In 1969, Jorge Luis Borges met David Ben-Gurion. I have recentl read the exchange of letters between the two. Already afflicted by blindness, on 1966 Borges sent a few lines to Ben Gurion, remarking on “my admiration for your work ... Perhaps you are not fully aware of the affinity I have always felt towards your admirable people ... I studied in depth the work of Spinoza, I tried to understand the intricate, intriguing universe of Kabbalah through the writings of Martin Buber and Gershom Scholem… Beyond the blood, given by chance, we are all Greeks and Jews.”
Ben-Gurion replied without delay to the great novelist. “Thank you very much for the letter. Through the Israeli embassy in Buenos Aires, I heard about your personality, magnificent literary work and attitude towards Israel and its spiritual heritage. I note, in your letter, that we share a love for Greece and for Jewish wisdom. I would be delighted if you would like to visit our country as a guest in my home in the Negev desert.”
Borges accepted his invitation: he spent ten days in Israel, at the beginning of 1969, and met Ben-Gurion for the first time. Back in Argentina, Borges wrote: “I have visited the youngest and oldest of the nations.”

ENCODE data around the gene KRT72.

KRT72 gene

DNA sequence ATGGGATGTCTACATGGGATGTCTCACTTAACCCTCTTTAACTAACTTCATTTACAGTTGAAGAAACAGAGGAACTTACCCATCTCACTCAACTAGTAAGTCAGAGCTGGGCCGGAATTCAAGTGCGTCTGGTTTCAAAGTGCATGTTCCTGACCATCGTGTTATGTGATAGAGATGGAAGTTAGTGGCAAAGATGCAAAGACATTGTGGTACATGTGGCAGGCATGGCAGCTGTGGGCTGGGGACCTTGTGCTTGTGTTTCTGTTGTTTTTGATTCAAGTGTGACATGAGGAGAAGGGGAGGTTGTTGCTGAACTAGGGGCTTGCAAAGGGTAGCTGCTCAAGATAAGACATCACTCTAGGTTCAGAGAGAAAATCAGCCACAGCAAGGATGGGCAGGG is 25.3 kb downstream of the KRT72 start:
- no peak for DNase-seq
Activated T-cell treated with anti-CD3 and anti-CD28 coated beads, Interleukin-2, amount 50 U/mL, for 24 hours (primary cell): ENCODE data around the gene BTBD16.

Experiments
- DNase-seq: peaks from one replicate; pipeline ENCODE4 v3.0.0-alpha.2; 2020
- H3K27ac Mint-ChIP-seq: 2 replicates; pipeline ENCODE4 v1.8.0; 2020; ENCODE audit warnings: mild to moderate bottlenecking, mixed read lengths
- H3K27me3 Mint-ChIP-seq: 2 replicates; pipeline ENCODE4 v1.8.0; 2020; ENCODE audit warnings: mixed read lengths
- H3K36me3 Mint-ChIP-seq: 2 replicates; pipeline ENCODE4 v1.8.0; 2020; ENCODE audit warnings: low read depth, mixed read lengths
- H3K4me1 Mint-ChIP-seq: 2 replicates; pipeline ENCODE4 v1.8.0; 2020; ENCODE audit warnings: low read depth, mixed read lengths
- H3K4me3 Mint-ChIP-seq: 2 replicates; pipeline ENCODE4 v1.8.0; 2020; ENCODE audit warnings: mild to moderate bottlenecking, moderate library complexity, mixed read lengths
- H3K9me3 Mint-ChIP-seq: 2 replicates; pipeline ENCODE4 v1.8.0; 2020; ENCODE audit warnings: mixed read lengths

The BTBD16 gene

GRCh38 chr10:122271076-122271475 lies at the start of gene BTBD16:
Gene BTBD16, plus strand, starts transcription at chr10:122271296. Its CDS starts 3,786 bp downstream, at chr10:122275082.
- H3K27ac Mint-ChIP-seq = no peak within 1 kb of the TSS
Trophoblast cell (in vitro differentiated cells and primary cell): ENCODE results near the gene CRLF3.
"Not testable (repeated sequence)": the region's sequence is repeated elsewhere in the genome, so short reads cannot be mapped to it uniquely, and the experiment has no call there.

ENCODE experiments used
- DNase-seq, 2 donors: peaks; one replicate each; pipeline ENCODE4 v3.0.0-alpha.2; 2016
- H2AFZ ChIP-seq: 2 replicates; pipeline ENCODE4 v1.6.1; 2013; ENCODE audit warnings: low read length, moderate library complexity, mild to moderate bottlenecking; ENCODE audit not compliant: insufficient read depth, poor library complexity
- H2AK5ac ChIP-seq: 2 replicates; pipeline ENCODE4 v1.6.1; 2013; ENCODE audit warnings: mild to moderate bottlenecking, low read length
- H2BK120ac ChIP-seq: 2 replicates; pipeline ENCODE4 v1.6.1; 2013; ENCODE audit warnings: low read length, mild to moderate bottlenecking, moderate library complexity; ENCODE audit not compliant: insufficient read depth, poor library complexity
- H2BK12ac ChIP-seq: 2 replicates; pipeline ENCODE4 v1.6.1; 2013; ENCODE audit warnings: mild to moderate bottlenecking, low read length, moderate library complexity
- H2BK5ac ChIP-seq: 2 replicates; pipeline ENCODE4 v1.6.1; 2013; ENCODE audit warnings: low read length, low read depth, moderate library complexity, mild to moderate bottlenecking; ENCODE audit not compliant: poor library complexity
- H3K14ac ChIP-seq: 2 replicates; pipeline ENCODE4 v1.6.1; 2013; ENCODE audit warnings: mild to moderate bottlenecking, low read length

Borges also penned a poem. It reminds us about a great period, when famous writers used to defend and admire Israel and the Jews.
“I feared that in Israel there might be lurking,
sweetly and insidiously,
the nostalgia gathered like some sad treasure
during the centuries of dispersion
in cities of the unbeliever, in ghettoes,
in the sunset of the steppes, in dreams,
the nostalgia of those who longed for you,
Jerusalem, beside the waters of Babylon.
What else were you, Israel, but that wistfulness,
that will to save
amid the shifting shapes of time
your old magical book, your ceremonies,
your loneliness with God?
Not so. The most ancient of nations
is also the youngest.
You have not tempted men with gardens or gold,
and the emptiness of gold
but with hard work, beleaguered land.
Without words Israel has told them:
Forget who you are
Forget who you have been
Forget the man you were in those countries
which gave you their mornings
and evenings and to which
you must not look back in yearning.
You will forget your father's tongue
and learn the tongue of Paradise.
You shall be an Israeli, a soldier,
You shall build a country on wasteland,
making it rise out of deserts.
Your brother, whose face you've never seen,
will work by your side.
One thing only we promise you:
your place in the battle...”
Shoulder on, Israel!
Giulio Meotti is, an Italian journalist with Il Foglio, writes a twice-weekly column for Arutz Sheva. He is the author, in English, of the book "A New Shoah", that researched the personal stories of Israel's terror victims, published by Encounter and of "J'Accuse: the Vatican Against Israel" published by Mantua Books, in addition to books in Italian. His writing has appeared in publications, such as the Wall Street Journal, Gatestone, Frontpage and Commentary.